Monday, April 15, 2013

Opinion: Travis Bedard on Austin as a 'Maker Town' -- Why You Might Want to Make Theatre Here,, April 14

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Call a Thing by Its Proper Name

April 14, 2013

Travis BedardWhen opening up a line of conversation about a field as fractured and pasted together as the American theater the first challenge is finding a vocabulary, a framework, a context to hold the conversation together. Artists resist labels at all costs. Terms of art like “devised work” or “immersive theater” get derided as cliché and meaningless before the general population has even become aware of them. Cross-contamination of grant application and business jargon leads to word salad. Trying to define anything is like cleaning up a mercury spill on the tilt-a-whirl.

Add the feral competitiveness of a population believing that they are in a dog-eat-dog zero-sum industry and trying to get a spin-free picture of any location as an “arts city” would seem to be a lost cause. Producing such a snapshot would seem to be a fool’s errand.

I’ll be playing the fool.

The hidden piece though is the audiences. They are surprisingly resilient. They'll show for anything. Not necessarily thousands of them. Not enough to quit your day job. But they're game.

There are basic pitfalls for any fool attempting to assay a city’s arts climate or character. The easiest to fall into is finding and using the first common denominator between yourself and the audience…in theater that first denominator is always the industrial theater of New York. The trap of course is that there is no gestalt level commonality between any city and New York—not in terms of scale, industry or intent. So let’s dispense with the New York mad libs, the idea that somehow East Austin is like Williamsburg with fewer strollers and better boots. Hyde Park isn’t [Name of neighborhood] with [hokey Texas metaphor]. The exercise attempts to borrow big brother’s clothes and just sort of demeans everyone involved.

The second trap is one I am particularly prone to. Austin is every inch a college town with every college town’s native transience. When you try to describe such a place you grab a moment in time out of that river of people and ideas, hold it up to the light and then try to make the truth of that moment and those people the truth for a place rather than a moment.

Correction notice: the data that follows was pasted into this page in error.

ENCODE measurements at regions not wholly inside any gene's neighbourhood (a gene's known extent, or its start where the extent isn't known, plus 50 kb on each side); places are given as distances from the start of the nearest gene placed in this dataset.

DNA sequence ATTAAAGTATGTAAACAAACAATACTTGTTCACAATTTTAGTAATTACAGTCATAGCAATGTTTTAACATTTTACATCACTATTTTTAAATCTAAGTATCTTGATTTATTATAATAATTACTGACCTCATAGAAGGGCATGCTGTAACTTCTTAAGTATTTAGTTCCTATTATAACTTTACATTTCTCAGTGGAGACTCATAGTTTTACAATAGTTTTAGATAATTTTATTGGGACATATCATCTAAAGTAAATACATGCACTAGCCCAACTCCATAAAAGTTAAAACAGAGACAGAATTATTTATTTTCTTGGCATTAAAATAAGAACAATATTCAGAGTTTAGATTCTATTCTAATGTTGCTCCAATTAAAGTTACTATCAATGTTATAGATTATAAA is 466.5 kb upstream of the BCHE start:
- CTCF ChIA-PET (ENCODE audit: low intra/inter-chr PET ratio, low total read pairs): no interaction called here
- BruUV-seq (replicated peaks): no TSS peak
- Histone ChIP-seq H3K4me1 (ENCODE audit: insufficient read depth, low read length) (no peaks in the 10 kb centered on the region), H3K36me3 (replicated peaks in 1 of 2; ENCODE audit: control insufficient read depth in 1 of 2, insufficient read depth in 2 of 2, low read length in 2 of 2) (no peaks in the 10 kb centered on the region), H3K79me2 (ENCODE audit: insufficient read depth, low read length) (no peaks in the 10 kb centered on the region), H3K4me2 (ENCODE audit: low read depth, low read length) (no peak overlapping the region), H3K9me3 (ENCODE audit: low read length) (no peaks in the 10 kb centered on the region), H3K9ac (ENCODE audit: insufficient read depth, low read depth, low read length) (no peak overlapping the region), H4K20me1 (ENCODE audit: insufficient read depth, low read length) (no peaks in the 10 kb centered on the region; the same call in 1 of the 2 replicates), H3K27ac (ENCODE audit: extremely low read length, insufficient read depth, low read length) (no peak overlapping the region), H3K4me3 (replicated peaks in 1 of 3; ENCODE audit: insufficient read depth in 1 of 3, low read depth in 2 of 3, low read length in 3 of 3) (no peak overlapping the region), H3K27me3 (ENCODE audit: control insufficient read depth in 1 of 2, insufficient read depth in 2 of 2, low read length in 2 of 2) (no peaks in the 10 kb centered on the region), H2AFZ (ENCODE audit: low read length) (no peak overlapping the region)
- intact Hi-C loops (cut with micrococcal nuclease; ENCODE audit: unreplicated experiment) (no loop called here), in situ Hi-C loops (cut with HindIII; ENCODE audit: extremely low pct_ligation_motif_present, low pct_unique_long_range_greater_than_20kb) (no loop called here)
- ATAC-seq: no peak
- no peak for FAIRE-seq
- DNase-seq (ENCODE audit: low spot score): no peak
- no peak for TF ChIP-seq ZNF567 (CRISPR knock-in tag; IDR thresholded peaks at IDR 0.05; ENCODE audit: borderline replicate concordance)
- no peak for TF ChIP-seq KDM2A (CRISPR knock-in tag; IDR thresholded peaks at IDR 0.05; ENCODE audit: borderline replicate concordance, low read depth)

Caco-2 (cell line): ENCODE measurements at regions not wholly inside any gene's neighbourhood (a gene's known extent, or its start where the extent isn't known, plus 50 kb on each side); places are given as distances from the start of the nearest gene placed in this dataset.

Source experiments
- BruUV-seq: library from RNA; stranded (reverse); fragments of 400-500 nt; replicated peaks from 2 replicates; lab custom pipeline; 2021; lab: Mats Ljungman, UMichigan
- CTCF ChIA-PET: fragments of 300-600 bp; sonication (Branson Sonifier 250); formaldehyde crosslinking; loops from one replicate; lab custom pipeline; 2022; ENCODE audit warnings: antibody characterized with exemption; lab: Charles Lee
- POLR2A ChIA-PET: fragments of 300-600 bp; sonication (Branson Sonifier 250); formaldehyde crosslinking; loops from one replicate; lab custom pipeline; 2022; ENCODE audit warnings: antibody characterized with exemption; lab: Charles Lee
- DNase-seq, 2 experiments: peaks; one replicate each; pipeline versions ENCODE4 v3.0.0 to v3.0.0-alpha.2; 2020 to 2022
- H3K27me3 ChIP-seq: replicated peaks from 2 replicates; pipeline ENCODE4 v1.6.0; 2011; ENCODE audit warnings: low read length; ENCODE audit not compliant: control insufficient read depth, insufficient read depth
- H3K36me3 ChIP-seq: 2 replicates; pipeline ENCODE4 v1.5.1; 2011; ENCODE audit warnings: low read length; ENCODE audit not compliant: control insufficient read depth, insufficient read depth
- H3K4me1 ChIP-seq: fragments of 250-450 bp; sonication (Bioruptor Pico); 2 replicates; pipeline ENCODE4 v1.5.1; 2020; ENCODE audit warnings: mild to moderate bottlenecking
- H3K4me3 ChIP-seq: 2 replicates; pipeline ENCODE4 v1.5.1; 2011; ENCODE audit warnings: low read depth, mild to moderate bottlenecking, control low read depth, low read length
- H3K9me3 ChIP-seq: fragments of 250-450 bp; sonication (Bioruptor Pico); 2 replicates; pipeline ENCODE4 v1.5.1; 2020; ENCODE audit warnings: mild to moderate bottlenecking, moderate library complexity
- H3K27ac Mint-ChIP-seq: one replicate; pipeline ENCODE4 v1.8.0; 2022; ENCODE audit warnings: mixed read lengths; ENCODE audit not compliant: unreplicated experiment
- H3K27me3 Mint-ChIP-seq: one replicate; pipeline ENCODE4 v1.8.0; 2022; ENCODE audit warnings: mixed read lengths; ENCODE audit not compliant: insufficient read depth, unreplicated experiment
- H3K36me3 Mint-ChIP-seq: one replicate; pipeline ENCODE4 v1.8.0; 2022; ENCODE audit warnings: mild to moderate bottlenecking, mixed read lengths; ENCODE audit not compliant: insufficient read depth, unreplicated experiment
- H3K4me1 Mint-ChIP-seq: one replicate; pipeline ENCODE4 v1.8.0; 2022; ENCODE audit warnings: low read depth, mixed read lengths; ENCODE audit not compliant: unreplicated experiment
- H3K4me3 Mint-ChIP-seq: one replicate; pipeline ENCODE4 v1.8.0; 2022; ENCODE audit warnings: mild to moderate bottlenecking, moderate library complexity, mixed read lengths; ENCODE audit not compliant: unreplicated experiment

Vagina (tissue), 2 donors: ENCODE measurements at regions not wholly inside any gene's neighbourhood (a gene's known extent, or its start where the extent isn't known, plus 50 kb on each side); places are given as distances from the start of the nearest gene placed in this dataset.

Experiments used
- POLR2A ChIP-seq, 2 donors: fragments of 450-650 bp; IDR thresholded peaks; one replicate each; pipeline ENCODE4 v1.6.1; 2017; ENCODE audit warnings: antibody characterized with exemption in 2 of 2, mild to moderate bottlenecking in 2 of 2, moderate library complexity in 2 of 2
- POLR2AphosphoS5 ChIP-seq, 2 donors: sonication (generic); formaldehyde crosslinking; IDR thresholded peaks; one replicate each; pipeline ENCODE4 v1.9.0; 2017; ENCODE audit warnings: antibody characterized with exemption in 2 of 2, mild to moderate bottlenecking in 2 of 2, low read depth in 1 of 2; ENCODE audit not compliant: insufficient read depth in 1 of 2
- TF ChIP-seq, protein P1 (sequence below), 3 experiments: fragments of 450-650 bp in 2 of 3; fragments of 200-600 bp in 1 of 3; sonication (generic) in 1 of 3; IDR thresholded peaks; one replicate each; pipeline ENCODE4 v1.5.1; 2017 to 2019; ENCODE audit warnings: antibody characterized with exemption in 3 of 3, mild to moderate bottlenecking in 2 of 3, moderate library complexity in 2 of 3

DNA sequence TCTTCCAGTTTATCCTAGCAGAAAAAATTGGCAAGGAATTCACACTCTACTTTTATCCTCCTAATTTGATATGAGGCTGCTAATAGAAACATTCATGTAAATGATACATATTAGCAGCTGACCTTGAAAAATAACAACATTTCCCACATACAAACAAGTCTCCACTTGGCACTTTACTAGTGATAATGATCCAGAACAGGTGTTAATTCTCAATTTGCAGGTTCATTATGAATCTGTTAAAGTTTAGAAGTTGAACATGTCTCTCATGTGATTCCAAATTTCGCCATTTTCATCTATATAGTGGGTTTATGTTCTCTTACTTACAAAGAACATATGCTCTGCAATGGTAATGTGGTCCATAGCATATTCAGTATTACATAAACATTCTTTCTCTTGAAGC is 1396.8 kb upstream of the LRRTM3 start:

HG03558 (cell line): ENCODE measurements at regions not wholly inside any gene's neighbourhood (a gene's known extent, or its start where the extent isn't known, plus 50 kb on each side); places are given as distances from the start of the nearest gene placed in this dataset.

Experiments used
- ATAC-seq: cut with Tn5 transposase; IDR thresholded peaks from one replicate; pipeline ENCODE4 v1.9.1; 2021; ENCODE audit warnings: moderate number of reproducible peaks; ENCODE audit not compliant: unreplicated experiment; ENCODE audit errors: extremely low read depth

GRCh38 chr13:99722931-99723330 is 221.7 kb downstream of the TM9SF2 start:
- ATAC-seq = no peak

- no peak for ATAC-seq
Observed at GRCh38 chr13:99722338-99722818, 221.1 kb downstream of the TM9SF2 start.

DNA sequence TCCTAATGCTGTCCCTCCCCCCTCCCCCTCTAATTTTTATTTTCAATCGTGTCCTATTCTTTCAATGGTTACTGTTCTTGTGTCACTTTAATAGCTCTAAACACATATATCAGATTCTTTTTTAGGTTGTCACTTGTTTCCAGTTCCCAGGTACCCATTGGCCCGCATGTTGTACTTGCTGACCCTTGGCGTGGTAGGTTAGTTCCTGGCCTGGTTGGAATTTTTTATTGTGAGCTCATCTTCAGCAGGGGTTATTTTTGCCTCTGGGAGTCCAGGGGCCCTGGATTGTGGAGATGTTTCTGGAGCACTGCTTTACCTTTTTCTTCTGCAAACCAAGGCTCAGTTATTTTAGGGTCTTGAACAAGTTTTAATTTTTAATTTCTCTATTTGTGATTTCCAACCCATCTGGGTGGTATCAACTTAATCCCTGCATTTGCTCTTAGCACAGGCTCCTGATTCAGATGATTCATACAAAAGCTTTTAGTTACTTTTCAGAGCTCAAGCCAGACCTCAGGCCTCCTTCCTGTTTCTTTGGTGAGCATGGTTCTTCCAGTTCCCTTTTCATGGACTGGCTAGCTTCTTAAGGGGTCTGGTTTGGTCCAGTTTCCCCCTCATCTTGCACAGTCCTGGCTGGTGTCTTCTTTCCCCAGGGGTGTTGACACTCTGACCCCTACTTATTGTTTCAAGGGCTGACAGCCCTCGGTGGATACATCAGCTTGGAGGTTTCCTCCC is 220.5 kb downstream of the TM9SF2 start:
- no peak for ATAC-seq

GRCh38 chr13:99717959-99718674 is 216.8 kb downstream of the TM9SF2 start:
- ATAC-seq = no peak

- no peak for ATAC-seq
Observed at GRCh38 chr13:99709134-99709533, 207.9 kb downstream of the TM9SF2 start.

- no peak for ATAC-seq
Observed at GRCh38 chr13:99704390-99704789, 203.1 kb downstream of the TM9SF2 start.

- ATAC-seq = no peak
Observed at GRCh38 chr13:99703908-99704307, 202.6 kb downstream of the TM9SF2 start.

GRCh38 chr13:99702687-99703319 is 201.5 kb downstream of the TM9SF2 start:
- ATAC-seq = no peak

When you hold yourself out as an advocate for a place, folks come to you when they’re thinking of moving to that town. I get asked a lot about the pros and cons of moving to Austin. As someone who was supposed to leave five years ago but got caught up making things—I am decidedly pro-Austin, but when trying to put together a viewbook of why artists should join your community the impulse is to showcase finished product, big name artists, and world class resources and I have a hard time doing that. I have a list of folks I want you to work with several miles long and shows I’ve loved with my whole being. Shows that have changed my whole being. But you don’t know them, they’re not going to bring you here and moving to Austin isn’t going to get you any more paid than where you are.

For years I‘ve held Austin up as a hothouse for new plays and as a node of the #newplay network. I took what I saw in my first four years in town and extrapolated what was produced as being the environment that produced it. As my tenure lengthened, I began to be a little confused when the new plays started slowing down and classics began to proliferate. Devised work companies went on hiatus or focused on other things and the product no longer fit the narrative. I was, as it turned out, a little shortsighted and frankly selling the town short.

Because well, here's the thing—Austin isn’t a theater town.

So why in the world would I recommend you move to Austin, or extended-visit Austin, or not leave Austin?

Because Austin is a maker town.

If you are interested in making inroads into the existing theater industry this isn’t a straight-line stop on your journey. If you would like to figure out what you want to make, learn how to make it yourself, or if you want to work outside the industry, pull up a chair—there’s plenty of table.

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